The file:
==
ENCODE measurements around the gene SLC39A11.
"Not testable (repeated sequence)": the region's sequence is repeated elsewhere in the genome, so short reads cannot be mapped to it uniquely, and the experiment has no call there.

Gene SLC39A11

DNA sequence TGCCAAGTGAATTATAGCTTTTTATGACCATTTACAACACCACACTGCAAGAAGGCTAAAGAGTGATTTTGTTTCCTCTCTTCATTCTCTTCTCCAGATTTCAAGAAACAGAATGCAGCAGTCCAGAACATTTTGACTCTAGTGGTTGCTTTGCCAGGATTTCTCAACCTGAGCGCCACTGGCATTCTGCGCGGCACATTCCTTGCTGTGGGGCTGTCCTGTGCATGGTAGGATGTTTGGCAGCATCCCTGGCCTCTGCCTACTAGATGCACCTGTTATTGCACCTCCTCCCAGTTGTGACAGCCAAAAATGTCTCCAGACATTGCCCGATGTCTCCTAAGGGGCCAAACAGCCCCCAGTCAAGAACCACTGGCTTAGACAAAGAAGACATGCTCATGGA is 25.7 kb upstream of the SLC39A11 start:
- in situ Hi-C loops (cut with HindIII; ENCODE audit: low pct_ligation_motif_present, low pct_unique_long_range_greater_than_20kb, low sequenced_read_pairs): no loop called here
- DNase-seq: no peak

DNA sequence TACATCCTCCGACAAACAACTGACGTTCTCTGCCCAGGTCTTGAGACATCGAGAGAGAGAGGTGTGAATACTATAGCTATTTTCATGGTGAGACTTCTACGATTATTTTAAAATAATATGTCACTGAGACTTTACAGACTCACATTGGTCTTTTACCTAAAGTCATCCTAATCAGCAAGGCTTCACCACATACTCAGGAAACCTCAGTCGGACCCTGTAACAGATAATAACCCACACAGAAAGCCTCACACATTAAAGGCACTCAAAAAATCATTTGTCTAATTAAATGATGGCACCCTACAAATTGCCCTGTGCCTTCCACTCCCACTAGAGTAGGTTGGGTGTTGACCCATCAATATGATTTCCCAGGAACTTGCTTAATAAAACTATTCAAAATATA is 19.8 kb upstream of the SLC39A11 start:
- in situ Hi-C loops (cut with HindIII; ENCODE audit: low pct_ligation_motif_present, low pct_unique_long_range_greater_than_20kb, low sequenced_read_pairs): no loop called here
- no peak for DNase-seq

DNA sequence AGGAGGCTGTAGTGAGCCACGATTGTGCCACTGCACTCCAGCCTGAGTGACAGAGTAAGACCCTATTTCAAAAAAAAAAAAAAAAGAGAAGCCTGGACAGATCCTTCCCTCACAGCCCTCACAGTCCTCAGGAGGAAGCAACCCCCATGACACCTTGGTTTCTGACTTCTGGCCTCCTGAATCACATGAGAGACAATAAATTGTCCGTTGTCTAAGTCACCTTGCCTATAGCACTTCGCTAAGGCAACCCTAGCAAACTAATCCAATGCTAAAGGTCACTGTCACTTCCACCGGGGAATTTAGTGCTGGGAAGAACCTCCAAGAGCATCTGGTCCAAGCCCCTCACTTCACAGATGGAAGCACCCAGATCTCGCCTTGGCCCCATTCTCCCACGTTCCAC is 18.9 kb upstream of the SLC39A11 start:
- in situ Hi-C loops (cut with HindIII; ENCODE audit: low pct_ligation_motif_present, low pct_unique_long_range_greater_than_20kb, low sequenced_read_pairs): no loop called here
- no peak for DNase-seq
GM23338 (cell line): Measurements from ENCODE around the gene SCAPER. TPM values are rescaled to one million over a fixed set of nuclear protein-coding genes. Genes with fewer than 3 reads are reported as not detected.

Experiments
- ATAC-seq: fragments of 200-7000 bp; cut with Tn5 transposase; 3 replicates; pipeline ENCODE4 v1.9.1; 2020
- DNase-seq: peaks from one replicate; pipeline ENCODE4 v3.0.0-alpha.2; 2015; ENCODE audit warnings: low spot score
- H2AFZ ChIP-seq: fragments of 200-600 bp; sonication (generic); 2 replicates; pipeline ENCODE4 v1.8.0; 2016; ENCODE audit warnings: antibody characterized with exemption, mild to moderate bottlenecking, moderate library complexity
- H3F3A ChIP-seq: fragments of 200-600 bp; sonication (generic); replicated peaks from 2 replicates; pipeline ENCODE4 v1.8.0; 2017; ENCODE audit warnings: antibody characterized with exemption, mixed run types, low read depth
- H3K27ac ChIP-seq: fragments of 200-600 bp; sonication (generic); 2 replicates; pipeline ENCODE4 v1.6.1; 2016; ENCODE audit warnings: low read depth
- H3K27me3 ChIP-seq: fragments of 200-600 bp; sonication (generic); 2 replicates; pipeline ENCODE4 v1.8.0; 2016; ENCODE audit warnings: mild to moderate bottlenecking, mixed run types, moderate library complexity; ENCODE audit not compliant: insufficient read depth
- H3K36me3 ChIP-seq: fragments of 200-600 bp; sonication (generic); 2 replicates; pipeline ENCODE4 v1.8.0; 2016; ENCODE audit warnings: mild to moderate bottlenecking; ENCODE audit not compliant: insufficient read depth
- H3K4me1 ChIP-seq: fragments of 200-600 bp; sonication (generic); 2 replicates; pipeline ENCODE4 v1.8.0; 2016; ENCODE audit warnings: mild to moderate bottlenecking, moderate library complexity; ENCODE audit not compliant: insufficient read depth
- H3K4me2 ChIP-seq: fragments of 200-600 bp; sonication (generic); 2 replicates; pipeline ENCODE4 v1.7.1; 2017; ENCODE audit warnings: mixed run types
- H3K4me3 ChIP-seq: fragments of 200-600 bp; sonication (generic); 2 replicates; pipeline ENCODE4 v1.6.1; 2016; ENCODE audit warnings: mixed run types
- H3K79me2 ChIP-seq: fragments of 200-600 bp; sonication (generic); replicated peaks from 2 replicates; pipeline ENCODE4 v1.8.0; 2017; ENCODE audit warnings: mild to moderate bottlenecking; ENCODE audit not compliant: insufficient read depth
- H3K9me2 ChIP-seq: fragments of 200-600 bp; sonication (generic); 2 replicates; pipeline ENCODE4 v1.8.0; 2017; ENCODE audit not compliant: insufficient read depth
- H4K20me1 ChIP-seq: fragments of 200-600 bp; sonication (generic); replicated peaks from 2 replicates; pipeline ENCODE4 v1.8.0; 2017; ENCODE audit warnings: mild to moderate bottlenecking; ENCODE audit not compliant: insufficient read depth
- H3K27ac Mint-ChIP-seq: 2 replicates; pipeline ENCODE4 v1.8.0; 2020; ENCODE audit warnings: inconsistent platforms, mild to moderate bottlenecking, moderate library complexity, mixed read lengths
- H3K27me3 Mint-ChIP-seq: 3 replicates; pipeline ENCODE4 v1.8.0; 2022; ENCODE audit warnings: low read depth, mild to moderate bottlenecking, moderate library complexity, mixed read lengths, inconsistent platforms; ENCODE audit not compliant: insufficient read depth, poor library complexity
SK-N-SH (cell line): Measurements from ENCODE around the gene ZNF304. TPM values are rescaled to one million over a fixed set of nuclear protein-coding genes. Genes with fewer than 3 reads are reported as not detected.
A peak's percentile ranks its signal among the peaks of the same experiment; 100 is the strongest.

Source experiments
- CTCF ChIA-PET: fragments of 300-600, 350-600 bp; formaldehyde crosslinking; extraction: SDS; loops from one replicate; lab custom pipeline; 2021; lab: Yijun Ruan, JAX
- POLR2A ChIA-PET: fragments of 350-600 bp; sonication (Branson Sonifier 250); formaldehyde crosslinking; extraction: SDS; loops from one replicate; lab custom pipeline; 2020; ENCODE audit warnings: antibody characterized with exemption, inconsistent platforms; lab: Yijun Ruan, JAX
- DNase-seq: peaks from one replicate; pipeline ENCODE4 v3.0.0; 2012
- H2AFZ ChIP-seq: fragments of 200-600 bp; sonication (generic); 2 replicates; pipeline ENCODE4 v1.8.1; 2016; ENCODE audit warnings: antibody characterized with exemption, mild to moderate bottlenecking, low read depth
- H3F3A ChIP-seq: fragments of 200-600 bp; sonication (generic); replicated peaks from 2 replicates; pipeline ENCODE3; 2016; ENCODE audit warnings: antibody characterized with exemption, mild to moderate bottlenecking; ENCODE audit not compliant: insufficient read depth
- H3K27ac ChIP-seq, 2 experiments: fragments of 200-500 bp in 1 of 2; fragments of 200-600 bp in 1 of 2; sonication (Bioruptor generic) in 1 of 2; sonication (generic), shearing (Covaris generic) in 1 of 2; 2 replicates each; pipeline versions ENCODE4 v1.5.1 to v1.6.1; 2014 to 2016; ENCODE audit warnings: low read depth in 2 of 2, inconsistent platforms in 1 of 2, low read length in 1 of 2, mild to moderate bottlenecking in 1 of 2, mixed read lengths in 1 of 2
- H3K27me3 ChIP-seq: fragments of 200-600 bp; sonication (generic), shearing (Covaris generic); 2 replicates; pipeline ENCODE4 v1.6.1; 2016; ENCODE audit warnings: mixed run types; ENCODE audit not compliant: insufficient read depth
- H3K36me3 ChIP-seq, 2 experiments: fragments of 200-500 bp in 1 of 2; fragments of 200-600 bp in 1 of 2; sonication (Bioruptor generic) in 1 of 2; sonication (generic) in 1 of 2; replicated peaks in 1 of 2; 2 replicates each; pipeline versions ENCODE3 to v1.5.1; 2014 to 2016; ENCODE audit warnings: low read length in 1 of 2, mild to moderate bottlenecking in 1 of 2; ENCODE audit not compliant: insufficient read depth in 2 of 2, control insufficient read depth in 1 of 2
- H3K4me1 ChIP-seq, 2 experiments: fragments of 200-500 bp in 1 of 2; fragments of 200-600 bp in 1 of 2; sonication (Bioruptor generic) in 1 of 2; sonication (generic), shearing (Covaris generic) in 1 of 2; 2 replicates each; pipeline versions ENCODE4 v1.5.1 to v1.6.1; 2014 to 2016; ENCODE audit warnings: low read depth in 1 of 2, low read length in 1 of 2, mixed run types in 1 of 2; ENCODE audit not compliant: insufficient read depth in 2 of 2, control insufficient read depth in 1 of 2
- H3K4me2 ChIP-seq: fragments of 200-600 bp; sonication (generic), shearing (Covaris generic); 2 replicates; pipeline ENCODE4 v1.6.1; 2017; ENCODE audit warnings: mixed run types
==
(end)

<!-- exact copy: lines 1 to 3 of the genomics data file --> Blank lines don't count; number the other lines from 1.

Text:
ENCODE measurements around the gene SLC39A11.
"Not testable (repeated sequence)": the region's sequence is repeated elsewhere in the genome, so short reads cannot be mapped to it uniquely, and the experiment has no call there.

Gene SLC39A11